Alan Ball

An immortal contribution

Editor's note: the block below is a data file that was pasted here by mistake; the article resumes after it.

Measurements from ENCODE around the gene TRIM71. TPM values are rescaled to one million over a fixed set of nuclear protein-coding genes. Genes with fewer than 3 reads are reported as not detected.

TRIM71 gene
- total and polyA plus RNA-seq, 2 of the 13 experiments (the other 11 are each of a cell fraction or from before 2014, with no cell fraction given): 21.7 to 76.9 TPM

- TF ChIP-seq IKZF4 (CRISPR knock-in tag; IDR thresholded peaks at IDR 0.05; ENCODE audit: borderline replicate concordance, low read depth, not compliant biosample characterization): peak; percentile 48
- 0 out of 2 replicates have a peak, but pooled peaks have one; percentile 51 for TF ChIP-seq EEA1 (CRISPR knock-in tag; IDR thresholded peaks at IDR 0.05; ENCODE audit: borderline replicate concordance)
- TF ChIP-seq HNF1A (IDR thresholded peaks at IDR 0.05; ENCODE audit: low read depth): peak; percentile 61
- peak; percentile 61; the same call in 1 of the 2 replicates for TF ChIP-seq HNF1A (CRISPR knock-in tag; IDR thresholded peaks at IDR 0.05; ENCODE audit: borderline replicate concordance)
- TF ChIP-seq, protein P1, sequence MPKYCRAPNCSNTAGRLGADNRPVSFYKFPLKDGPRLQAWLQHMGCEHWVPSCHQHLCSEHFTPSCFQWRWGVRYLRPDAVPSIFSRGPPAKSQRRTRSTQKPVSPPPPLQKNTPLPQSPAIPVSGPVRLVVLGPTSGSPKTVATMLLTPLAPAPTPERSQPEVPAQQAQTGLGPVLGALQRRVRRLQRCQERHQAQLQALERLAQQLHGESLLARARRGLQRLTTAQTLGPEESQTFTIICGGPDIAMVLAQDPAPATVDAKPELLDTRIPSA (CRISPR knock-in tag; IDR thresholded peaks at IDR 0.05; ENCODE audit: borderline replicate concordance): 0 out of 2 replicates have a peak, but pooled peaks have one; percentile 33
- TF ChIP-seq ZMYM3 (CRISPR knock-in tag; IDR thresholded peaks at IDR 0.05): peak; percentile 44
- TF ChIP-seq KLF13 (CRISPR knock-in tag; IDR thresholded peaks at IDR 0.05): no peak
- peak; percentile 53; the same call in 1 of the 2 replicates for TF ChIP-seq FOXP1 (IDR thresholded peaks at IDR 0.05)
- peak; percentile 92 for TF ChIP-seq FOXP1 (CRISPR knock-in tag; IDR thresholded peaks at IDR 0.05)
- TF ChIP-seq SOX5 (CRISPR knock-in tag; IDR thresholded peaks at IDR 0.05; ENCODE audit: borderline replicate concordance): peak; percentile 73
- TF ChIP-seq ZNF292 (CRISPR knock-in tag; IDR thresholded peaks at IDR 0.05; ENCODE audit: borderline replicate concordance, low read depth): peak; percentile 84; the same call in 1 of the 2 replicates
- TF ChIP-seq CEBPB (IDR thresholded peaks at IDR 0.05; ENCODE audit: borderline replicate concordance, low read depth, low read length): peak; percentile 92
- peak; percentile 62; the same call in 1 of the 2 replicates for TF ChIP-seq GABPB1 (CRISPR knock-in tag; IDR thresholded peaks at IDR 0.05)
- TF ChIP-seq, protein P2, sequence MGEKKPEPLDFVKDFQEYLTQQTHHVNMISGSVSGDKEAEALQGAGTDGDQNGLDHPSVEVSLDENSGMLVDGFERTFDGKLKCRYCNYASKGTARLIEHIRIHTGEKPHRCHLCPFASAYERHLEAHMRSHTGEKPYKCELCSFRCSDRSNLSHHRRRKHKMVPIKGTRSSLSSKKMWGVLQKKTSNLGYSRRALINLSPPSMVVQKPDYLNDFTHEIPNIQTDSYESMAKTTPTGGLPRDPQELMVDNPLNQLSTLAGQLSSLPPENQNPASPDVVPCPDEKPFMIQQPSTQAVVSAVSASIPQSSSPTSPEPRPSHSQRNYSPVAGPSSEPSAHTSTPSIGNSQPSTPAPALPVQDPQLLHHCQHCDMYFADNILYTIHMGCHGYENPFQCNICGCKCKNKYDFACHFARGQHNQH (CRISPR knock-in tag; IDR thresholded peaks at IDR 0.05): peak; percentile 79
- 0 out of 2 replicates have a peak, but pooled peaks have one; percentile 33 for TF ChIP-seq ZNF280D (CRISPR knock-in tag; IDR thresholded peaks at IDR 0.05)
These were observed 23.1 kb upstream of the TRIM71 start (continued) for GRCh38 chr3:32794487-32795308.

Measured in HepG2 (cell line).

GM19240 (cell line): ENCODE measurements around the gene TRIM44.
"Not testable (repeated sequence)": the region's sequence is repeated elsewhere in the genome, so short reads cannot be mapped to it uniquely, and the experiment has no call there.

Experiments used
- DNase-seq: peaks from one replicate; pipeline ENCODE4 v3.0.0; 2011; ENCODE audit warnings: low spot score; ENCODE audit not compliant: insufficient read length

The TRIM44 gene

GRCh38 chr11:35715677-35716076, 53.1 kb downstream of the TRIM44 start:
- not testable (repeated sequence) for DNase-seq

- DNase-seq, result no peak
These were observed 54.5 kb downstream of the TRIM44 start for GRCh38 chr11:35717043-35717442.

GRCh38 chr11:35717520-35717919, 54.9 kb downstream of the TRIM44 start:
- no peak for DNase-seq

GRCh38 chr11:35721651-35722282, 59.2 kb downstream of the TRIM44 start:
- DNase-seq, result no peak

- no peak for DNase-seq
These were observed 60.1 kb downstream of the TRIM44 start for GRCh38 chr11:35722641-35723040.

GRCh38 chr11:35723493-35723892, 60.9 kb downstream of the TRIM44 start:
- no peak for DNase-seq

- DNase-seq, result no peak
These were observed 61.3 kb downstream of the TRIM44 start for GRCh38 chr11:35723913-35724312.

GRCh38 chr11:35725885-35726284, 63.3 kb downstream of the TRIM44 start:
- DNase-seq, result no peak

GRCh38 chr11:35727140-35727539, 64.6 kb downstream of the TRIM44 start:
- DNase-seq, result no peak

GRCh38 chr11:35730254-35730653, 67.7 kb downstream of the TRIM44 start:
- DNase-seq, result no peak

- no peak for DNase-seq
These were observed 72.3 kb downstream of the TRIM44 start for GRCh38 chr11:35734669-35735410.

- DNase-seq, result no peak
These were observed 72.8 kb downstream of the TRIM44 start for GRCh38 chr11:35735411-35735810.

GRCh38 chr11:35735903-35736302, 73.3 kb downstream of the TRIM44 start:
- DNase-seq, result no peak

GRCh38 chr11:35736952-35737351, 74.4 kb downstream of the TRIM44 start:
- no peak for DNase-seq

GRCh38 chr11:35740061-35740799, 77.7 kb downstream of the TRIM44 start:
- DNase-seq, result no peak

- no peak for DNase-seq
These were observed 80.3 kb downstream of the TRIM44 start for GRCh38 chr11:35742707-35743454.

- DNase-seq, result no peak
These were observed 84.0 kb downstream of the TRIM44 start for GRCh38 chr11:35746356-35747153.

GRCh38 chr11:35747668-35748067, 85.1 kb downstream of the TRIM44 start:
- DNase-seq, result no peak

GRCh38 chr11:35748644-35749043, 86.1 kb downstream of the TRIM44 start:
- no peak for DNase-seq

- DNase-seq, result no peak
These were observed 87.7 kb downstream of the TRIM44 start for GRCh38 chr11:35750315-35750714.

Henrietta Lacks was an African-American mother of five living in Baltimore County's Turner Station when she died, unheralded, of cervical cancer at the age of 31. Yet the malignant cells that killed her, which were taken from a cervical tissue sample without her consent, have lived on for decades after her death in laboratories around the world, where researchers are still using them to develop treatments and vaccines that have benefited millions of people. That is why it was only fitting that this week the National Institutes of Health formally acknowledged the contribution her "immortal" cells have made to the advancement of medical science and honored the family of the...